Tired dogs are good dogs that are much less likely to be barking. Depending on your dog’s breed or age, boredom or pent-up energy could be the reason your dog is barking so much.
Take your dog for multiple walks, play catch, and spend time training her — plenty of physical and mental exercise will keep your dog happy and well-behaved.
Incompatible Behavior Training
This type of training is all about getting your dog to do something that makes it hard for them to bark, like lying down in their bed. So if your dog starts barking when someone knocks on the door, direct her to lie on her bed.
Example: Someone At The Front Door
- Have someone knock at your front door.
- When she barks, throw a treat in her bed and tell her to go lie down.
- Once she is trained to go to her bed to earn a treat, then begin to have the person knock and open the front door.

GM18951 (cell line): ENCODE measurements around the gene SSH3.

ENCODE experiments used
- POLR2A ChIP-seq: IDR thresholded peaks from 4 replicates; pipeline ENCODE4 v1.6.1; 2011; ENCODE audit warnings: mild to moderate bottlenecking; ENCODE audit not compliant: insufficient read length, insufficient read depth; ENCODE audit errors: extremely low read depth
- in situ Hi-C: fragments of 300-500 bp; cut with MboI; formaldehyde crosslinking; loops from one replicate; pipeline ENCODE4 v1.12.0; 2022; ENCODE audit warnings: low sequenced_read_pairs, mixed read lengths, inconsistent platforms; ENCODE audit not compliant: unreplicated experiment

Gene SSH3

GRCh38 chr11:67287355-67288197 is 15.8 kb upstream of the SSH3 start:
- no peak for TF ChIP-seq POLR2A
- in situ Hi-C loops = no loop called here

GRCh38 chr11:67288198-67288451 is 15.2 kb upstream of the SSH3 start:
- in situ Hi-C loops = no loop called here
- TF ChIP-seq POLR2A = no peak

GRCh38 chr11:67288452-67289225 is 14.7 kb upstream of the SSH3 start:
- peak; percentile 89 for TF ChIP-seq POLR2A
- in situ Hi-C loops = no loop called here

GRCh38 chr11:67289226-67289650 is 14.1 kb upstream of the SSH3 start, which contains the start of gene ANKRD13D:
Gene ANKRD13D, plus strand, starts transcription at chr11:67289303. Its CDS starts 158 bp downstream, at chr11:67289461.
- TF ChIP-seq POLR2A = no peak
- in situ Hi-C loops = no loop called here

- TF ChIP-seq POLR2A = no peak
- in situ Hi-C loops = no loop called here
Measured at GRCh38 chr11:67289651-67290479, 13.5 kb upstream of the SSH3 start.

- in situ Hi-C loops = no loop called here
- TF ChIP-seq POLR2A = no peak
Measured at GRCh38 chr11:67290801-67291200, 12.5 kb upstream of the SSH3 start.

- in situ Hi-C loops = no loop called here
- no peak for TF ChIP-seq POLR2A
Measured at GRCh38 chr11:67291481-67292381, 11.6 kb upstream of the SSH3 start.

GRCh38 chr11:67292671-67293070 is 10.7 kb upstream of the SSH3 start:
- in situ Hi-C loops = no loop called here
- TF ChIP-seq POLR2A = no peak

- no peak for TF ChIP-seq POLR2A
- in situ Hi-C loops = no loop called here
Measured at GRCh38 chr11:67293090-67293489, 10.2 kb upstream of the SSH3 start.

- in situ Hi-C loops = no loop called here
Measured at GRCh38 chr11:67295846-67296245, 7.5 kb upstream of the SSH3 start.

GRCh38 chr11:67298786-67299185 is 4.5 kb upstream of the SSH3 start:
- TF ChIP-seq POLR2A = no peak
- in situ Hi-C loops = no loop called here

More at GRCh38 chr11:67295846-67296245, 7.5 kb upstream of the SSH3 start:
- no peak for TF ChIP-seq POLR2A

- If she gets up when the door opens, close the door immediately.
- Once your dog remains down when the door is opened, give her a treat immediately.
- Repeat as often as necessary, adding variations like ringing the doorbell until your dog knows she needs to go to her bed and not bark when someone knocks and comes into your home.
Don’t Leave Your Dog Outside All Day
“How long can a dog bark without stopping?” is the question we ask ourselves the most when there is a dog left alone outside. This is the number one cause of dogs being bored and lonely, and barking is one way they are trying to get your attention.
The best fix for this is to stop leaving her alone and unattended for long periods of time. They need to be with their pack, that is, you. They need mental stimulation, exercise, and love.
Whatever the reasons for the excessive barker in your life, don’t despair. With training and patience, you will be able to get your dog to stop barking. If you are struggling with training, consider taking your dog to a professional trainer for some help.
Family Dog Expert Author
Hi there! I’m Stuart, a devoted dog lover and family dog expert with over a decade of experience working with our furry companions. My passion for dogs drives me to share my knowledge and expertise, helping families build strong, loving bonds with their four-legged friends. When I’m not writing for SirDoggie, you’ll find me hiking, playing with my beautiful dog, or studying music.